sleep - along with exercise and nutrition - is a critical pillar that enables us to grow our energy reserves and bring our best selves to our work
Thanks to a pervasive “rise-and-grind” culture, the stress of navigating everything from parenthood to a pandemic, and the strain of running their own operations, business owners across the globe are losing out on sleep.
The good news: entrepreneurs in the sleep and wellness industries are making slumber easier to get. And while building and running a company from scratch doesn’t sound conducive to relaxation, these well rested—and successful—business owners are prioritising wellness and sleep health, using their personal quests for better rest to help not just themselves but the rest of us, too.
PayPal tapped into our global community of merchants to help, speaking to sleep-oriented business owners and wellness experts to understand the importance of sleep and get advice for entrepreneurs and others dreaming of better rest.
A Sleep-Deprived Society
In the age we live in, sleep is too often deprioritised—to the detriment of the health and wellbeing of many. The pandemic has exacerbated the issue, resulting in a chronic lack of sleep that knows no geographical boundaries. About 36 per cent of the global population had experienced sleep problems during the COVID-19 pandemic as of mid-2021, according to one study.
Yet, the roots of today’s sleep-deprived society were firmly planted well before the pandemic, as the hustle and grind and “always on” work and social cultures became the norm. A 2019 Australian YouGov study found that only one in seven Australians sleep through the night and that one in three Australians do not get enough sleep. Another 2019 Australia Talks National Survey found four in 10 Australians were not getting enough sleep resulting in a reported $66-billion annual loss in productivity.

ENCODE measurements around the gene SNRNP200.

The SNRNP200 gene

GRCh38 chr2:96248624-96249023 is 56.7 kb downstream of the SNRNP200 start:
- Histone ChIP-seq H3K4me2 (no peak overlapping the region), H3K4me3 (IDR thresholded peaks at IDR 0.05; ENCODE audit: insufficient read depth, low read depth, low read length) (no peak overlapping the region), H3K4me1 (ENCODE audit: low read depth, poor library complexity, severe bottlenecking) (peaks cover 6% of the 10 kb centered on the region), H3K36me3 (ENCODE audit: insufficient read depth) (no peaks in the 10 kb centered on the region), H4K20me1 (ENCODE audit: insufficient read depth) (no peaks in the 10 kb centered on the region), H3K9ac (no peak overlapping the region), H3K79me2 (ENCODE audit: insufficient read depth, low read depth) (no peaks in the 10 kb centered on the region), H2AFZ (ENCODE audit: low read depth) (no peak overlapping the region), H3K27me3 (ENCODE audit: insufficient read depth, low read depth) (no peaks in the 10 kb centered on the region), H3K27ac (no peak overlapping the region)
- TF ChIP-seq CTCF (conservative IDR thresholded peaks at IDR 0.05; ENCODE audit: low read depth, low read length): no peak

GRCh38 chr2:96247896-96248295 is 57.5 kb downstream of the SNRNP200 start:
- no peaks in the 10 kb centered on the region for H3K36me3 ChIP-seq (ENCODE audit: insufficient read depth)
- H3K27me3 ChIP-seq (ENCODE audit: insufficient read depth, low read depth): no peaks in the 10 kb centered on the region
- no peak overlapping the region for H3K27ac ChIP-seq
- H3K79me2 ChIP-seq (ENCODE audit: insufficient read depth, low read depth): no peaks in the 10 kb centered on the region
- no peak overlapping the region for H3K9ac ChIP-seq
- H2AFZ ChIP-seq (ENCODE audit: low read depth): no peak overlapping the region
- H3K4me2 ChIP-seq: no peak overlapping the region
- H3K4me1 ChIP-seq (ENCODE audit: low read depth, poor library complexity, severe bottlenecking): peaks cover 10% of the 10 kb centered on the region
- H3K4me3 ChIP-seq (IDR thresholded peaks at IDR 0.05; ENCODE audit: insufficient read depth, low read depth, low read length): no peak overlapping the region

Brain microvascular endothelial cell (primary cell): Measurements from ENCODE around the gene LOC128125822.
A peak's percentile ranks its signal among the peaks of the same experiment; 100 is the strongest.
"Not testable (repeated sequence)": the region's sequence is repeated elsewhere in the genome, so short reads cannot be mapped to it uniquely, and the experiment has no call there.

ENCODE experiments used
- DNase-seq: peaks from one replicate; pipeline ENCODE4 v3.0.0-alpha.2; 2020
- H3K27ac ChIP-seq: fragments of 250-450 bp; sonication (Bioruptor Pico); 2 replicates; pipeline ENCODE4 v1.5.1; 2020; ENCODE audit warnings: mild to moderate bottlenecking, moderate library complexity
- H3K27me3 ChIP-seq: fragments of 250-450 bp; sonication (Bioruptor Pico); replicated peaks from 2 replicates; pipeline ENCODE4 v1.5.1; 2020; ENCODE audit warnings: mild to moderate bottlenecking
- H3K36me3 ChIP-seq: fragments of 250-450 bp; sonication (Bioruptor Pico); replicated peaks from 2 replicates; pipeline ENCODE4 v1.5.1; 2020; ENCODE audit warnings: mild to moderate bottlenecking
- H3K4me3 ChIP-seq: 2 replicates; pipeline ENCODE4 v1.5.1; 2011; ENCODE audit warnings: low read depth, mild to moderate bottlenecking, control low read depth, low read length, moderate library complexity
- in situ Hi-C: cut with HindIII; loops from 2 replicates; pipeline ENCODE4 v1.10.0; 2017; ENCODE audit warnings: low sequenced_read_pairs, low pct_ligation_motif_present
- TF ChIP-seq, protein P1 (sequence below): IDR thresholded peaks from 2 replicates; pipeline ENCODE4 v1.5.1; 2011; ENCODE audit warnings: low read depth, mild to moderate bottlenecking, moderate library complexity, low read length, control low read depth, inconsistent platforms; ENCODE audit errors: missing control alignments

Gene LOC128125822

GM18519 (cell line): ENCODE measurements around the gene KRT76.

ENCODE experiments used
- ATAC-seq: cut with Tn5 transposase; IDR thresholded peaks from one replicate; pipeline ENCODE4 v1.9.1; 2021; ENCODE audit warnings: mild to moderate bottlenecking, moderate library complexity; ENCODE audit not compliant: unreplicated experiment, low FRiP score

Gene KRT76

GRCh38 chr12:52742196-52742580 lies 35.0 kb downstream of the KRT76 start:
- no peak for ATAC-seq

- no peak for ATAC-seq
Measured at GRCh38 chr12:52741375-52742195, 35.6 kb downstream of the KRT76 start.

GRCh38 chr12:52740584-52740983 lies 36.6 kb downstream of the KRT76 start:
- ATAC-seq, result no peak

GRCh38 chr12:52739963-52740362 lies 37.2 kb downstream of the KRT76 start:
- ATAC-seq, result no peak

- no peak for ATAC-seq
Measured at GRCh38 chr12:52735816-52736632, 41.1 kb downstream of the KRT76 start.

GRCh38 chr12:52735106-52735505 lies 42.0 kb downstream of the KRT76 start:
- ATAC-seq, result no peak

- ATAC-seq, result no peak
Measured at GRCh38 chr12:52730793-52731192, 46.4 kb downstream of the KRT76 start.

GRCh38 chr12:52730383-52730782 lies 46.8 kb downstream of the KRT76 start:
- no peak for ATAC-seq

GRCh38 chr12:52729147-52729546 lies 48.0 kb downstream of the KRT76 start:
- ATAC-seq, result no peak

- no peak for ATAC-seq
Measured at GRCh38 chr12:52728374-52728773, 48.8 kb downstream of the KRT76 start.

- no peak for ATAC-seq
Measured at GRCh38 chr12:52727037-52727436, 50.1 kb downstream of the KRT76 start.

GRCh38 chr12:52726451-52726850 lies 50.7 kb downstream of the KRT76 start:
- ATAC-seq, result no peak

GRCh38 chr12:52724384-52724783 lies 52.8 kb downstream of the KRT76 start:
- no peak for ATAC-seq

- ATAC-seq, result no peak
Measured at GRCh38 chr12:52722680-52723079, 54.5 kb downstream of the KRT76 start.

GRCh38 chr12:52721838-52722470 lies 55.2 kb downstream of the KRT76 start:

Poor sleep habits and the impact on business caused enough concern that a federal government inquiry into the matter recommended more education about the importance of sleep, as well as sleep health screenings for shift workers and a national approach to working hours and rest breaks.
Changing Sleep Culture
Most recently, Koala, a furniture store in Australia, conducted their own Sleep Insights survey in 2021 and found that one in four respondents said they were unsatisfied with the quality of their sleep. The survey also found that, on average, respondents reported a sleep deficit of nearly six hours a week.
Rory Costello, chief commercial officer of Koala in Australia, said he agrees sleep health is of critical importance, particularly to those running a business.
“Perhaps more than most people, business owners need to make the best use of their time and maximise their energy to drive the outcomes they need to be successful,” he said. “Clearly, time is finite, so we just do our best to prioritise and make the most of it. But our energy is something we can grow, and sleep - along with exercise and nutrition - is a critical pillar that enables us to grow our energy reserves and bring our best selves to our work.”
Costello says he prioritises his wellness, focusing on daily exercise which ultimately helps him get a better night’s rest.